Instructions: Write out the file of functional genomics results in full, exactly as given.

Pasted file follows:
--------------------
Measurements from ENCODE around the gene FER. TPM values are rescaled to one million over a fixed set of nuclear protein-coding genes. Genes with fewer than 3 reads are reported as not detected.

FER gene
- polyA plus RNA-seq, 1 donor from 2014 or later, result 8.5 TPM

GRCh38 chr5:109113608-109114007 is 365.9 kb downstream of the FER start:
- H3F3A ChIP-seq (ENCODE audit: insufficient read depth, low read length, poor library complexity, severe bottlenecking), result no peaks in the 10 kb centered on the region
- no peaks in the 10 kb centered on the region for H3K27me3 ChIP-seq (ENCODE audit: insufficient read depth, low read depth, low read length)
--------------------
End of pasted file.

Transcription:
Measurements from ENCODE around the gene FER. TPM values are rescaled to one million over a fixed set of nuclear protein-coding genes. Genes with fewer than 3 reads are reported as not detected.

FER gene
- polyA plus RNA-seq, 1 donor from 2014 or later, result 8.5 TPM

GRCh38 chr5:109113608-109114007 is 365.9 kb downstream of the FER start:
- H3F3A ChIP-seq (ENCODE audit: insufficient read depth, low read length, poor library complexity, severe bottlenecking), result no peaks in the 10 kb centered on the region
- no peaks in the 10 kb centered on the region for H3K27me3 ChIP-seq (ENCODE audit: insufficient read depth, low read depth, low read length)